Populus fremontii, Fremont Cottonwood
Scientific Name: Populus fremontii
Common Name: Fremont Cottonwood
Also Called: Alamo Cottonwood, Arizona Cottonwood, Cottonwood, Fremont Cottonwood, Fremont's Cottonwood, (Spanish: Álamo)
Family: Salicaceae or Willow Family
Synonyms: (Populus macdougallii)
Size: Often up to 50 feet although may reach as high as 90 feet under ideal conditions.
Growth Form: Tree, large fast growing riparian tree; trunk diameter of 4 feet not uncommon; dioecious; twigs yellowish, large main branches, top or crown of tree wide and flat-topped, older bark gray-brown and deeply furrowed, winter buds resinous.
Leaves: Green, bluish-green; variable across range and sub-species, deciduous; leaves cordate to sub-cordate; leaves with petiole; margins scalloped; prominent white lined leaf veins; leaves turning yellow in fall.
Flower Color: Green or yellowish-green; inconspicuous.
Flowering Season: February to May; March to April in California.
Elevation: Up to 6,000 feet.
Habitat Preferences: Thrives in riparian areas such as rivers, streams, perennial washes, often grows in pure stands or may be the dominant or co-dominant species with Gooding Willow and other primary riparian species such as Black Cottonwood, Salix sp., Walnut, and Velvet Ash.
Recorded Range: Fremont's Cottonwood is found in the Southwestern United States in AZ, CA, CO, NM, NV, TX and UT. In Arizona it is found almost throughout the state with few or no records in Apache county.
North America & US County Distribution Map for Populus fremontii.
U.S. Weed Information: No information available.
Invasive/Noxious Weed Information: No information available.
Wetland Indicator: In North America Populus fremontii has the following wetland designations: Top Level Regions - Lower 48 States, FACW; North America, FACW.
FACW = Facultative Wetland, usually occur in wetlands, but may occur in non-wetlands
Threatened/Endangered Information: No information available.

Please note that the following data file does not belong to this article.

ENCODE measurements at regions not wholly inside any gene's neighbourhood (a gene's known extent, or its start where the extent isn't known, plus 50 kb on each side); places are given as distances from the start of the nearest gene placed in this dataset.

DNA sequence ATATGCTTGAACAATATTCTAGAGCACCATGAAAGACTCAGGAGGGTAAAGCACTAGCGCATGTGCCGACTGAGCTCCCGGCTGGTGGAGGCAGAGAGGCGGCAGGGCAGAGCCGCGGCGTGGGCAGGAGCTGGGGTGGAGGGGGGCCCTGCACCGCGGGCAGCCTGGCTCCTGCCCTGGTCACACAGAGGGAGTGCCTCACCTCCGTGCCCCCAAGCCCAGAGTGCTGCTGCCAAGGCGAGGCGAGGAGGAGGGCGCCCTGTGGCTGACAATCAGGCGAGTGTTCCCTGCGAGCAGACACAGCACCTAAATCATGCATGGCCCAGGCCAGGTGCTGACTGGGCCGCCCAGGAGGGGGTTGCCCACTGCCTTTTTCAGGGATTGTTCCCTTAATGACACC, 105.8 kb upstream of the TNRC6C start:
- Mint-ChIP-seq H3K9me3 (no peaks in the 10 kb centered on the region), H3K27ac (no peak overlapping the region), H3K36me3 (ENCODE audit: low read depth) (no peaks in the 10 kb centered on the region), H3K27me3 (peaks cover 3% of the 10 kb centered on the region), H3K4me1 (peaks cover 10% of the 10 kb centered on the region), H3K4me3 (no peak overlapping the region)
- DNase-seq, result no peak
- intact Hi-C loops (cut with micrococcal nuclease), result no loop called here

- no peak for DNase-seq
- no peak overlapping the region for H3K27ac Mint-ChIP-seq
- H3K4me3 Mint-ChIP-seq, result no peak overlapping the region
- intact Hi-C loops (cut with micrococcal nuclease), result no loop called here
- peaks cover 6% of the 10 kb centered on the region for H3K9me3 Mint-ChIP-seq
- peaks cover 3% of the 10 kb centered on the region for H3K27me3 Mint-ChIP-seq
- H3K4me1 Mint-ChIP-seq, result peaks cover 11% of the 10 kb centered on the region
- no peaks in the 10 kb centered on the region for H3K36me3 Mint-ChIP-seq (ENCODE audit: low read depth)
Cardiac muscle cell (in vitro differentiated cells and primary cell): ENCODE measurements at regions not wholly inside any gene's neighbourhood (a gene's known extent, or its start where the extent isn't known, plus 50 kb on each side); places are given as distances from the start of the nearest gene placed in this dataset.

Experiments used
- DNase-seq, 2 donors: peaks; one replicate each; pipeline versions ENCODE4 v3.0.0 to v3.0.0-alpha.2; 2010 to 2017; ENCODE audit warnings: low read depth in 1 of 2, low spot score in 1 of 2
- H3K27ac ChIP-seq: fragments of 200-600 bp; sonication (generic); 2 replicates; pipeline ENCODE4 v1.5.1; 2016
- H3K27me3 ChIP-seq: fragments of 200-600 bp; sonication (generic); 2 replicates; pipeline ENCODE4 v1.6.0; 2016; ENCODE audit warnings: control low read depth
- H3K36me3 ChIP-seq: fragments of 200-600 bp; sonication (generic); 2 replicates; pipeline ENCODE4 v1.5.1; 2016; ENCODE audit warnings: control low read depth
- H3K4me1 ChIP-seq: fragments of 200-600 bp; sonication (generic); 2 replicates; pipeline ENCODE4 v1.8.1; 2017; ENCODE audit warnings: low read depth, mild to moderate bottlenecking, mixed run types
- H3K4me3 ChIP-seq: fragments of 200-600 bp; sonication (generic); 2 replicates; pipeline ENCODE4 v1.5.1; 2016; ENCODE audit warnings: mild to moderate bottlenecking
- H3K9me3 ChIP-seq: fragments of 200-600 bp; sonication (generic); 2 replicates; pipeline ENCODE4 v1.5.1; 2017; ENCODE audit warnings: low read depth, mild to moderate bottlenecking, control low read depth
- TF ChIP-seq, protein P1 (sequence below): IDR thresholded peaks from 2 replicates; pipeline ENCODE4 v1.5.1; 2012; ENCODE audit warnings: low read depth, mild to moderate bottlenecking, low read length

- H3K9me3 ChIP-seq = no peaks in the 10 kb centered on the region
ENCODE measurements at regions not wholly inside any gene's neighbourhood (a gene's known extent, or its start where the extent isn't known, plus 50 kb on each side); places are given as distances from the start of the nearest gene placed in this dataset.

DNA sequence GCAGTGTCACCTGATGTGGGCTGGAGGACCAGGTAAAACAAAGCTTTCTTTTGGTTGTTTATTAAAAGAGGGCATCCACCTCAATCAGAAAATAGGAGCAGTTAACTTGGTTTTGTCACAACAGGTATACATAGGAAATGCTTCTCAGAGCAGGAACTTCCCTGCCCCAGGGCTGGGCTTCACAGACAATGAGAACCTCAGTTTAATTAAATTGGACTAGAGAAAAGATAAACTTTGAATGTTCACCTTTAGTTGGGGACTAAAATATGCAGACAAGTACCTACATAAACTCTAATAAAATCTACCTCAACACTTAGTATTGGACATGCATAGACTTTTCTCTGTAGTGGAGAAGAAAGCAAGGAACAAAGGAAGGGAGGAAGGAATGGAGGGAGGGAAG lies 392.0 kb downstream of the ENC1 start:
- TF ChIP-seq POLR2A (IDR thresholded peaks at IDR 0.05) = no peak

In the Southwestern United States, Arizona there are 5 species of Populus, in California, Nevada, New Mexico and Texas each have 6 species, and Utah has 7 species. All data is approximate and subject to taxonomic changes.
There are 2 sub-species in Populus fremontii;
Populus fremontii subsp. fremontii,Fremont Cottonwood, (AZ, CA, CO, NM, NV, UT);
Populus fremontii subsp. mesetae, Fremont Cottonwood, (AZ, TX).
Comments: Populus fremontii, along with co-dominant willow trees, provides important habitat for a wide variety of birds and many other dessert and riparian dwelling species in the Southwestern United States. Fremont's Cottonwood is a conspicuous and important riparian species that provides significant perches and nesting habitat for large and small birds and provides cover and shade for a host of mammals, including deer, squirrels, raccoons, ring-tails, beavers and an assortment of rodents.
Fremont Cottonwood is often is co-dominant with Goodding's Willow, Salix gooddingii.
Populus fremontii may hybridize with Narrowleaf- and Black- Cottonwood, however, the 2 species overlap with each other apparently without hybridization.
Fremont's Cottonwood named in honor of John Charles Fremont (1813-1890).
For a comprehensive thoroughly documented review of Populus fremontii see the USDA USFS Fire Effects Information System, or FEIS.
Populus fremontii has been used for a variety of uses by Southwestern American indigenous peoples.
Cahuilla Drug, Analgesic, Infusion of bark and leaves used to wet a handkerchief and tie it around the head for headaches.
Diegueno Drug, Dermatological Aid, Infusion of leaves used as a wash or poultice of leaves applied to bruises, wounds or insect stings.
Havasupai Fiber, Building Material, Wood used for fence posts and in the construction of shades and houses.
Mendocino Indian Drug, Dermatological Aid, Decoction of bark used as a wash for bruises and cuts.
Pima Drug, Dermatological Aid, Decoction of plant used as a wash for sores.
Yuki Drug, Cold Remedy, Infusion of bark or leaves taken for colds.
Yuki Drug, Dermatological Aid, Infusion of bark or leaves taken for cuts and sores.
See all ethno-botanical uses at Native American Ethnobotany, University of Michigan, Dearborn.